Deputy Finance Minister and head of customs, Robert Kapica, added that Poland is in a position to help trans-border threats and is committed to fighting against the proliferation of weapons of mass destruction.

Kapica stated that Poland joined the Second Line of Defense program when the International Atomic Energy Agency started to note the increase in incidents relating to the illegal transfer of nuclear materials across borders.

Poland has been a part of the bi-lateral and multi-party program since 2003. An additional program that Poland participates in is the Global Initiative to Combat Nuclear Terrorism. Since 2006, Polish sea ports and cargo docks have been participating in the Container Security Initiative.

Thursday, January 22, 2009

Ugandan woman victim of trafficking to Poland

Border Guards are working on the case of a 23-year-old Ugandan woman who has fallen victim of human trafficking into Poland and escaped captors in Warsaw.

The Border Guards have released information that the woman met a Polish man at the end of last year in Uganda that offered her well-paid work in Europe and told her that she needed no money or documents – that he would arrange the whole trip.

The journey from Uganda to Poland took several days during which the woman was raped several times and most likely drugged with sleeping pills and narcotics.

Upon arrival in Warsaw, the woman was able to escape her captor when the man left her alone in a vehicle. Authorities suspect that she spent the night underground near Warsaw’s Central Train Station.

The day following her escape, the Ugandan woman, thanks to her knowledge of the English language and with help from a medical clinic, she was able to contact the Department for Foreigners at the local Border Guard Office.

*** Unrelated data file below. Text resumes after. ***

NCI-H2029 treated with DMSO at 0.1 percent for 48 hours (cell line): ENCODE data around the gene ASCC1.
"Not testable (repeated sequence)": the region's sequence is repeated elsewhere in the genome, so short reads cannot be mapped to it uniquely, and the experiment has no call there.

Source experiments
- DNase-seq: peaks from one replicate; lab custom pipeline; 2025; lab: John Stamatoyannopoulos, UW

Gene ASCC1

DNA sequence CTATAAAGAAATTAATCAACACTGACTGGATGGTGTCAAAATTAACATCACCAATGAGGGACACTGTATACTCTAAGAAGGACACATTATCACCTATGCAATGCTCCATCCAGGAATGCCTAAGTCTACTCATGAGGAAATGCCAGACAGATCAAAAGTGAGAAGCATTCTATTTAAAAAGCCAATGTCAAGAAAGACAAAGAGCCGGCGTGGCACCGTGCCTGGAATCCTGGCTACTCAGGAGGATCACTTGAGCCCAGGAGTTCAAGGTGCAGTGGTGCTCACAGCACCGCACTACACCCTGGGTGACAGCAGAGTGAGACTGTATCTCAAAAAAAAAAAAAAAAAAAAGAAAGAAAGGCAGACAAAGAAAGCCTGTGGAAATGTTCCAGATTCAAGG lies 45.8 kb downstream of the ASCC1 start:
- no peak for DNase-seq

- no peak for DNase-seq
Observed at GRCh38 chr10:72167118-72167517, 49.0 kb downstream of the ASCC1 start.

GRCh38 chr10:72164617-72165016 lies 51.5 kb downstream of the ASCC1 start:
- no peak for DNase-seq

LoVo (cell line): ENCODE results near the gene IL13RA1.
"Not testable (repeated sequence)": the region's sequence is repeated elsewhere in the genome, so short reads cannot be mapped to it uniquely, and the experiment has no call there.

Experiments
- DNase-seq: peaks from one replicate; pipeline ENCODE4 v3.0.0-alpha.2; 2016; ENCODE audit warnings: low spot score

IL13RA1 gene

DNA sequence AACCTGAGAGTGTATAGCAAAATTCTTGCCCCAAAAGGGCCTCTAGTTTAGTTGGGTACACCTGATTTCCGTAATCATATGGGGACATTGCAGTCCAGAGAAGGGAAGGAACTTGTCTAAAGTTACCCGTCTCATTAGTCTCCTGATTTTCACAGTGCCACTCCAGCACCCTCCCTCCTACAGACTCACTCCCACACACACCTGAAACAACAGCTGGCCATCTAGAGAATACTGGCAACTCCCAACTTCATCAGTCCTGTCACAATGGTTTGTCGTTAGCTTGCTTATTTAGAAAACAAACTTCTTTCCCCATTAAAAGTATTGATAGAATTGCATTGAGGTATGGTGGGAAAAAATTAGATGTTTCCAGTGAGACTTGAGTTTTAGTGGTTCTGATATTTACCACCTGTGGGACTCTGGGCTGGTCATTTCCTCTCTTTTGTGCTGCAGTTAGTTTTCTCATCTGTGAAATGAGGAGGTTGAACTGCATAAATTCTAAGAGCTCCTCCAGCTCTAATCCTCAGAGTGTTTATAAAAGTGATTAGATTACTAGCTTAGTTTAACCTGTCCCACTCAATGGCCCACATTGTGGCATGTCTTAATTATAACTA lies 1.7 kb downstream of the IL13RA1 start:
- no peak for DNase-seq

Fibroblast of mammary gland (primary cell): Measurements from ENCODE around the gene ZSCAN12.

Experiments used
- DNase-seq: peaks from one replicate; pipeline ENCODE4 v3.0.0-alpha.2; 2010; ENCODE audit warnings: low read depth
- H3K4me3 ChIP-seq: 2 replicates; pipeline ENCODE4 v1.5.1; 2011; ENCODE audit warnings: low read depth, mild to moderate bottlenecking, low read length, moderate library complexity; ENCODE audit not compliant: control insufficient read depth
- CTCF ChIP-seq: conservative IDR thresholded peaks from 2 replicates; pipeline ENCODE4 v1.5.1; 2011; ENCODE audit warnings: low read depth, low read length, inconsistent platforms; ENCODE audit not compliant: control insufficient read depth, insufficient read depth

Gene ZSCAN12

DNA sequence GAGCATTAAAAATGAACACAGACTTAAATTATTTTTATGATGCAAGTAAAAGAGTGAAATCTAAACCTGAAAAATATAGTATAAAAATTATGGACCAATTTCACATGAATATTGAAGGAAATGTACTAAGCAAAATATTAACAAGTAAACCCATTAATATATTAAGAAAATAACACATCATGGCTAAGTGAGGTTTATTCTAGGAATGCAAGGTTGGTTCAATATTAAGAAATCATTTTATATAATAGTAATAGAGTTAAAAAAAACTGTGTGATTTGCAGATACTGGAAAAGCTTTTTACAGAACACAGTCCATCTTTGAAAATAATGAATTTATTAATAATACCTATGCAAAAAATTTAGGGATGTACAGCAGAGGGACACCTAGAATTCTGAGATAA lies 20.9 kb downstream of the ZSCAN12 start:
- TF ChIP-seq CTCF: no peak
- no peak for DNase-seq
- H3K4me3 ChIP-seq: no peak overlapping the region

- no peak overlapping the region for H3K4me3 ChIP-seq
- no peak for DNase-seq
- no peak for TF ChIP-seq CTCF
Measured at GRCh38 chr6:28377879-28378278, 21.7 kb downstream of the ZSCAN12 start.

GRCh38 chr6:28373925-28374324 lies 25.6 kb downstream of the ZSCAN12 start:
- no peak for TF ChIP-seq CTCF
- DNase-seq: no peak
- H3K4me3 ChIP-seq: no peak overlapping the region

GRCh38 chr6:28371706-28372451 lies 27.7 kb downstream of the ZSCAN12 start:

The young woman has been tested and treated by doctors and is now under care of the Program for the Support and Protection for Victims of Human Trafficking run by the Ministry of the Interior and Administration.

It has yet to be decided whether or not Poland will provide the woman with asylum as the details of her journey have not yet been discovered. As well, Border Guards have not yet indentified the real identity of the man who lured her into Poland as, it is assumed, that he used false documents.

The Office of the Attourney General of Poland has stated that, while trafficking statistics for 2008 are not yet available, between 1997 and 2007, 2,855 people have been treated in Poland as victims of human trafficking. The Office added that Poland is considered one of the most important ‘transit’ country for trafficking humans further to Western Europe.

Legislation enacted in September 2003 in Poland allows foreign victims a one-year temporary residence permit to remain in Poland to testify against their traffickers.

Wednesday, January 21, 2009

Government to control Christmas Charity?

Creator of the Great Orchestra of Christmas Charity (WOSP), Poland’s largest, annual charity fund raiser, is outraged at government plans to try and control how the charity spends its donations.

On Monday, a day after the charity’s Great Finale event, when the charity raised the equivalent of eight million euro, Minister of Interior Grzegorz Schetyna declared that the government will make sure that all the money collected by WOSP will be spent “in the way donors intended.”

“The Ministry of Interior will monitor the transferring of money collected during the Great Finale to hospitals and clinics,” announced Schetyna.

The minister stressed that the people who supported WOSP should have a guarantee that their donations will be used in accordance with the law.